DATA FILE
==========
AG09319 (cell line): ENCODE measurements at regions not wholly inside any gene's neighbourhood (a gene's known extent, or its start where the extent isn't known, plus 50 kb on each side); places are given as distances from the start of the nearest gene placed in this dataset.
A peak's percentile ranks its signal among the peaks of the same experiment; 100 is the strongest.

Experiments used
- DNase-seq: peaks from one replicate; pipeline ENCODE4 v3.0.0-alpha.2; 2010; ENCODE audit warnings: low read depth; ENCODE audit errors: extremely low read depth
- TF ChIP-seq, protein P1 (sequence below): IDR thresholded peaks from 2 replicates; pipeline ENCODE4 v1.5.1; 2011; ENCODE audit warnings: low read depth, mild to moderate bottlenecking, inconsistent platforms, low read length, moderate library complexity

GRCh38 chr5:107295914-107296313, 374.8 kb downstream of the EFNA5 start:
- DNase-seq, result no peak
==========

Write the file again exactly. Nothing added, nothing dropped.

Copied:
AG09319 (cell line): ENCODE measurements at regions not wholly inside any gene's neighbourhood (a gene's known extent, or its start where the extent isn't known, plus 50 kb on each side); places are given as distances from the start of the nearest gene placed in this dataset.
A peak's percentile ranks its signal among the peaks of the same experiment; 100 is the strongest.

Experiments used
- DNase-seq: peaks from one replicate; pipeline ENCODE4 v3.0.0-alpha.2; 2010; ENCODE audit warnings: low read depth; ENCODE audit errors: extremely low read depth
- TF ChIP-seq, protein P1 (sequence below): IDR thresholded peaks from 2 replicates; pipeline ENCODE4 v1.5.1; 2011; ENCODE audit warnings: low read depth, mild to moderate bottlenecking, inconsistent platforms, low read length, moderate library complexity

GRCh38 chr5:107295914-107296313, 374.8 kb downstream of the EFNA5 start:
- DNase-seq, result no peak